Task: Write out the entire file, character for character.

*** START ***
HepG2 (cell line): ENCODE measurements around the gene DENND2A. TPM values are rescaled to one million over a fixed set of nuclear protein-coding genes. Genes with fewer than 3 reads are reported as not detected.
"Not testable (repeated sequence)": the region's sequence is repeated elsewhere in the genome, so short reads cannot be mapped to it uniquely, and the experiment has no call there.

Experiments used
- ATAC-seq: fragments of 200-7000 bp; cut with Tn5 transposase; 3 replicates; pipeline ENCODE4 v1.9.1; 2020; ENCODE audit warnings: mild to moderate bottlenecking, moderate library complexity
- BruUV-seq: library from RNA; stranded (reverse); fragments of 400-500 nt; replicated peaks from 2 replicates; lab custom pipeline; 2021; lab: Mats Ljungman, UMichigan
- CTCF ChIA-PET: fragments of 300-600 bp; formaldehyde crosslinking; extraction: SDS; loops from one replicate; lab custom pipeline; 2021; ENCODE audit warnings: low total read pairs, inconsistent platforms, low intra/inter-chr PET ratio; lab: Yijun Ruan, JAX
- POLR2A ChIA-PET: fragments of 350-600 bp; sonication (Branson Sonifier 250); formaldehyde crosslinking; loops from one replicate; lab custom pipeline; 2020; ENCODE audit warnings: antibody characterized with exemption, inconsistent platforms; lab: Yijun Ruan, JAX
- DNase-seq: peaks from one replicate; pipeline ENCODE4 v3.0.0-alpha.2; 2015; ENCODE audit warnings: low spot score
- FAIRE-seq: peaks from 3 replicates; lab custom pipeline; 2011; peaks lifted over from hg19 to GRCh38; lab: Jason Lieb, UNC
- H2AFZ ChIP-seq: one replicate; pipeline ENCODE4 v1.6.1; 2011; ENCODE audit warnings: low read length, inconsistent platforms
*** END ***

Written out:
HepG2 (cell line): ENCODE measurements around the gene DENND2A. TPM values are rescaled to one million over a fixed set of nuclear protein-coding genes. Genes with fewer than 3 reads are reported as not detected.
"Not testable (repeated sequence)": the region's sequence is repeated elsewhere in the genome, so short reads cannot be mapped to it uniquely, and the experiment has no call there.

Experiments used
- ATAC-seq: fragments of 200-7000 bp; cut with Tn5 transposase; 3 replicates; pipeline ENCODE4 v1.9.1; 2020; ENCODE audit warnings: mild to moderate bottlenecking, moderate library complexity
- BruUV-seq: library from RNA; stranded (reverse); fragments of 400-500 nt; replicated peaks from 2 replicates; lab custom pipeline; 2021; lab: Mats Ljungman, UMichigan
- CTCF ChIA-PET: fragments of 300-600 bp; formaldehyde crosslinking; extraction: SDS; loops from one replicate; lab custom pipeline; 2021; ENCODE audit warnings: low total read pairs, inconsistent platforms, low intra/inter-chr PET ratio; lab: Yijun Ruan, JAX
- POLR2A ChIA-PET: fragments of 350-600 bp; sonication (Branson Sonifier 250); formaldehyde crosslinking; loops from one replicate; lab custom pipeline; 2020; ENCODE audit warnings: antibody characterized with exemption, inconsistent platforms; lab: Yijun Ruan, JAX
- DNase-seq: peaks from one replicate; pipeline ENCODE4 v3.0.0-alpha.2; 2015; ENCODE audit warnings: low spot score
- FAIRE-seq: peaks from 3 replicates; lab custom pipeline; 2011; peaks lifted over from hg19 to GRCh38; lab: Jason Lieb, UNC
- H2AFZ ChIP-seq: one replicate; pipeline ENCODE4 v1.6.1; 2011; ENCODE audit warnings: low read length, inconsistent platforms